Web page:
It’s unnervingly easy for Christ-followers to gather for worship on Sunday and then, well, that’s it. I don’t think we set out to do it. I think we’re fighting against our fragmented existence. We’d love our lives to be more holistic, but most of us are like a chest of drawers with a drawer for work and career, a drawer for our relationships, a drawer for our leisure activities and so on… As such, we have a drawer for our religious observance and we only open it on Sundays.
Lately our church has been talking about Finding God On Monday. The premise is that while God is so wonderfully present when we gather for corporate worship, when we allow ourselves to be shaped by his word, and when we go to his table, he’s also present out there in our office blocks, classrooms, neighbourhoods, and condominium units (Psalm 24:1). Our reflections have gone further than “you should pray and read your Bible through the week”, as important as that is. In fact, the spiritual disciplines haven’t really been our point at all; that’s another great discussion, just not the one we’ve been having. Instead, the focus of our reflections has been making Jesus known to our colleagues, neighbours, and peers. It’s been about meeting the Christ who is already present on Monday and joining him there. It’s about being guided by the Holy Spirit into encounters and conversations with the people we share the same piece of carpet with for eight hours a day.
As we’ve pondered the approach to this simple yet too often neglected posture, we’ve framed it under the rubric of the leadership offices of prophet, priest, and king. The prophet was the bringer of God’s word. A word about the future, yes, but also a word into the concrete situations of life to draw people to fidelity to God. The priest was the bridge-builder between God and the community of Israel. The priest was the intercessor, not only expressed through the burning of incense but also, for the High Priest, by entering the holiest spot on earth and wearing the 12 tribes on his breastplate as he sought God’s mercy. The priest was the peacemaker. The king was God’s anointed representative charged with leading and governing the nation (1 Sam 8:5), bringing reform (2 Kings 23), administering justice (1 Kings 3:28) and protecting the people as the head of the armies.
The challenge then is to reflect the role of prophet, priest, and king in our places of employment, on our university campuses, and in our schools. It requires a paradigm shift. We need to start to view ourselves as missionaries where we are planted and chaplains to the people God has placed us in close proximity to. We’ve thus been pondering how to bring God’s word to bear in the concrete situations of life. In our culture, to coldly declare “thus saith the Lord” is to create barriers and stoke the flames of an already hostile environment. Nevertheless when colleagues see us show up at the hospital the night a co-worker’s spouse has slipped into a coma; to hear us say we’re praying for another co-workers tumultuous marriage; to watch us walk alongside a colleague struggling with addictive tendencies, is to accept that we’re the office chaplain. And the office chaplain often wins a platform to share God’s word (prophet). Even the colleague with the frostiest disposition toward religion may turn to the chaplain in a time of crisis.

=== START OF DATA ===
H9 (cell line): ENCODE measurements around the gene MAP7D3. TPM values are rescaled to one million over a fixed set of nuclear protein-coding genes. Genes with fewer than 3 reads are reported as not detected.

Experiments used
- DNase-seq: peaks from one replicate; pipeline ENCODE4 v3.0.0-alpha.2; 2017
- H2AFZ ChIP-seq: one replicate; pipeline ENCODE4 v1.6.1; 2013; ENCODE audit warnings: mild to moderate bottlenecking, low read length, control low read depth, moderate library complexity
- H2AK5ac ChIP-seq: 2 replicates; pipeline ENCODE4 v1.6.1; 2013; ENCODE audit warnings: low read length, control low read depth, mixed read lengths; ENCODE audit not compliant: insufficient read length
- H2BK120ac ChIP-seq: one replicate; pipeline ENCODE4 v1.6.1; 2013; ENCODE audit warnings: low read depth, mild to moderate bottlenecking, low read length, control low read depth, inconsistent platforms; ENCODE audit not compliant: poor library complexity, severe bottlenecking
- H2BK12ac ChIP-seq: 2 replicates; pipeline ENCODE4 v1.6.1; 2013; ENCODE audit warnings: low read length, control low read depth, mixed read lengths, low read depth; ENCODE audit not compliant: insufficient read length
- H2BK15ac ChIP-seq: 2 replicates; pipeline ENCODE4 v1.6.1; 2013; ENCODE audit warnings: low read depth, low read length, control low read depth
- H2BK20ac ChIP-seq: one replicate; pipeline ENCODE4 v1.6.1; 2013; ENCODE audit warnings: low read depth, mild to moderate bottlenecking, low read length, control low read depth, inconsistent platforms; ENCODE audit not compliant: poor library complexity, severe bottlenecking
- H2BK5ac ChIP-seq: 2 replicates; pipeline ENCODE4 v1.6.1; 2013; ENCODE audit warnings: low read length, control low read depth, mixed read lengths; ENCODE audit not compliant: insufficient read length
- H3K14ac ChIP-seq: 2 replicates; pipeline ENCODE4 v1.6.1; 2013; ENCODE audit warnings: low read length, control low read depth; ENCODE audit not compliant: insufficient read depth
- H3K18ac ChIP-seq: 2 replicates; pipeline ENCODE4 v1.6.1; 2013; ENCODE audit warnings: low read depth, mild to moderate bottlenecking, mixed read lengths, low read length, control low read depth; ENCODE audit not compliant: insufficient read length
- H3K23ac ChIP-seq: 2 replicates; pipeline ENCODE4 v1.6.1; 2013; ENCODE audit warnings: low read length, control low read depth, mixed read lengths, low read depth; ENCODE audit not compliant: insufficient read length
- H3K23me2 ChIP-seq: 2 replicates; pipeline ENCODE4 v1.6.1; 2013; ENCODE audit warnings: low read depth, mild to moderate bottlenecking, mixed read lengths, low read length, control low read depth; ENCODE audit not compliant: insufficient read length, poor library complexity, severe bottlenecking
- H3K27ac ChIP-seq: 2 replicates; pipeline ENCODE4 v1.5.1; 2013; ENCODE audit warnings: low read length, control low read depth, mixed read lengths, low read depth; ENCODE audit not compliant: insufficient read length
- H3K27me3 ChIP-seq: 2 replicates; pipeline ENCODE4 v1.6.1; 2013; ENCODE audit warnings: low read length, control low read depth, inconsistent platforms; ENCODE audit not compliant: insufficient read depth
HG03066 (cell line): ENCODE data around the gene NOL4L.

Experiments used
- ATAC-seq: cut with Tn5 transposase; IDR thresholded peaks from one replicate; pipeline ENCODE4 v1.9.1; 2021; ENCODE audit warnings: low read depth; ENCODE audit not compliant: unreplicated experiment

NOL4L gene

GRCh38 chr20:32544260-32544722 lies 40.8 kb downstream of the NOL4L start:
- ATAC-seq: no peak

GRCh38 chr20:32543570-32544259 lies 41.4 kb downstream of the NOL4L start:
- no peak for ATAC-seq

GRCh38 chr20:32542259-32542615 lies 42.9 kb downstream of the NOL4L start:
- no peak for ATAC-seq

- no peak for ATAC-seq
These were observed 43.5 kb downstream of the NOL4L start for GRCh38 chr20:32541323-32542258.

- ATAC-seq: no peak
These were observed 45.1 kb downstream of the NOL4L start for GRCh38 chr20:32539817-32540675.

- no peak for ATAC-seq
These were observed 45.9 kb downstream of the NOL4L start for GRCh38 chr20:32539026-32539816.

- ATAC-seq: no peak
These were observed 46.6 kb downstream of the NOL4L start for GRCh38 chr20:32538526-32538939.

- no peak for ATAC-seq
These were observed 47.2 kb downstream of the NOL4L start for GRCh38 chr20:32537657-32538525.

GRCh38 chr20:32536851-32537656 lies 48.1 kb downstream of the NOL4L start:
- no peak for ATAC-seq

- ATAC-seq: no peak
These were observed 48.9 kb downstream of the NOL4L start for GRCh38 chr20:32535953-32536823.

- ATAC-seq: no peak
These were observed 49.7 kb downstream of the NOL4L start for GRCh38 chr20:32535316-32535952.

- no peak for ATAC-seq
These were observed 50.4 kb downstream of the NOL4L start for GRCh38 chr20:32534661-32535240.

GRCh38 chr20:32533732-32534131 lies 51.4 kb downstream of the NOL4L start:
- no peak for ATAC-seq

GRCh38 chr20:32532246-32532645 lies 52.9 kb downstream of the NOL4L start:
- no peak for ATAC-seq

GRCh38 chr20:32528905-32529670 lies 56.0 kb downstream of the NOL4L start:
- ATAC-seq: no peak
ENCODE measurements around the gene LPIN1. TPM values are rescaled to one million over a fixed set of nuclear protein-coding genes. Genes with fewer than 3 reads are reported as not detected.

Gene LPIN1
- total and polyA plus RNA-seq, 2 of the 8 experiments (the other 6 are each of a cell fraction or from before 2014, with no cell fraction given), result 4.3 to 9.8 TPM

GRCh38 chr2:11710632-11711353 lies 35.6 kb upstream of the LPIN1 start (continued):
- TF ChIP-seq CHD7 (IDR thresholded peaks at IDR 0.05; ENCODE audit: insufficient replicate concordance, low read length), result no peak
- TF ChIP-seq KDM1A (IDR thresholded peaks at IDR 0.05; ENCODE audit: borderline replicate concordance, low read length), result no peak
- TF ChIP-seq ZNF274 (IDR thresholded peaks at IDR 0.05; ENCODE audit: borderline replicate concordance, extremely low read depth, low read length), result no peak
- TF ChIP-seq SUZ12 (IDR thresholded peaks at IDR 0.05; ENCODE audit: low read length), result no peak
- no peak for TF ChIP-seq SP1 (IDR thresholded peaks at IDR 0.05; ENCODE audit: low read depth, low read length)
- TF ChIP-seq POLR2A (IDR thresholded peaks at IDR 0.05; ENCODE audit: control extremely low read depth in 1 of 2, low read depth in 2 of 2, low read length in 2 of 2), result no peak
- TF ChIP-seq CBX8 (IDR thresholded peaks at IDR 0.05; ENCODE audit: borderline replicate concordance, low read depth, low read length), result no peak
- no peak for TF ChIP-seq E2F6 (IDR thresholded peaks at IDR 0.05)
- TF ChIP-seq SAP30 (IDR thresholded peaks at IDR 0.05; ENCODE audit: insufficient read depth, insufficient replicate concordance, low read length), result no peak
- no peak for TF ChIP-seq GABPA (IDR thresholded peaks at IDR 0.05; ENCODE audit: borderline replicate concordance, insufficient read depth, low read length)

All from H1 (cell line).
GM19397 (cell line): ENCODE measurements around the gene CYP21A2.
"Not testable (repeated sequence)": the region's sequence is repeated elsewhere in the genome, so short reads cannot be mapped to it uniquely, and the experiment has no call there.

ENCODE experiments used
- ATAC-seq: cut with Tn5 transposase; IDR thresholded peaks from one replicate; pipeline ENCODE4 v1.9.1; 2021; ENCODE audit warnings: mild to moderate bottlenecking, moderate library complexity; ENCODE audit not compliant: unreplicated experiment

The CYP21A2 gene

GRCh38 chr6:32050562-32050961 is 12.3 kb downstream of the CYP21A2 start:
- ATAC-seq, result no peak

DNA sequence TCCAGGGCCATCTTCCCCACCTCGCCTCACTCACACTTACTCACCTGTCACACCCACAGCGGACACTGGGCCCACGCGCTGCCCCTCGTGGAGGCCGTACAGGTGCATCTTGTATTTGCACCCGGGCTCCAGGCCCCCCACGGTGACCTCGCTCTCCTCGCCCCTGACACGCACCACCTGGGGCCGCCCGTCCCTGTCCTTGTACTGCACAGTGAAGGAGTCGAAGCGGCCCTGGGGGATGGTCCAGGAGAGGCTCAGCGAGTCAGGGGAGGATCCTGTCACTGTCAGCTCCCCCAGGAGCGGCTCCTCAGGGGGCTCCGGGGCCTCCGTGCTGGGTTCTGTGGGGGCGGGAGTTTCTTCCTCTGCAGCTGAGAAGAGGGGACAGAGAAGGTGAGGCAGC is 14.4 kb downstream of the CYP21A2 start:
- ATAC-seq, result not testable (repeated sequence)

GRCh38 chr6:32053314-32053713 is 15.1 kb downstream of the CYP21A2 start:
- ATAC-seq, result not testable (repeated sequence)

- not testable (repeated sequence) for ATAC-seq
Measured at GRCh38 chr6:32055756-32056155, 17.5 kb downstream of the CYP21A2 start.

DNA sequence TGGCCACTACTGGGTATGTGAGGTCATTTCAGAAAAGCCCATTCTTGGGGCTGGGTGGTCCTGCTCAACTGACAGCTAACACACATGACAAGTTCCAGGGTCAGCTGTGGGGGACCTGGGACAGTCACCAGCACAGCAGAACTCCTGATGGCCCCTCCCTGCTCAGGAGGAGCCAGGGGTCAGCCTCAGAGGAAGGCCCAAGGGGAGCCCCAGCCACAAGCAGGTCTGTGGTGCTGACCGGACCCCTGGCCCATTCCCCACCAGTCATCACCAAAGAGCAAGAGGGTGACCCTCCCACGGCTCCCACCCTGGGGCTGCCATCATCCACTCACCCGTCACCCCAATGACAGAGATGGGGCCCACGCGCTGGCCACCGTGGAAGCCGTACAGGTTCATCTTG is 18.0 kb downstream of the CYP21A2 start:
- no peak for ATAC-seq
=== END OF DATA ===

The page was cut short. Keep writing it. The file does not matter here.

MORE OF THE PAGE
We’ve also pondered the importance of the intercessor (priest). As the neighbourhood missionary, you may be the only person in the lives those living next door who brings them before the throne of the Father. You are it. And what about bringing the shalom of God into your workplace as you play the role of peacemaker between quarreling colleagues? (2 Cor 5:18).
Finally, what would it look like to be an ambassador of the king who seeks to bring his kingly rule to bear in your classroom and on your university campus? To do so is to take seriously the role of protector as you take up the case of those unjustly treated. Additionally, in your organization, it’s to govern and lead well. It’s to drive the organization forward in an ethical manner, seeking to mirror the values of the kingdom to those around you.
As the church gets increasingly pushed to the periphery of Canadian society, it seems the day of the invitation-to-church approach to evangelism is behind us. We need to change the paradigm. In our churches we like to send out and commission our missionaries as they leave to cross oceans. Perhaps we need to start sending one another out to the far corners of the Canadian marketplace too. And as we do so, we don’t just ‘take God into the office’, we meet him there. That’s right, he’s already there. What we need to do is Find God On Monday.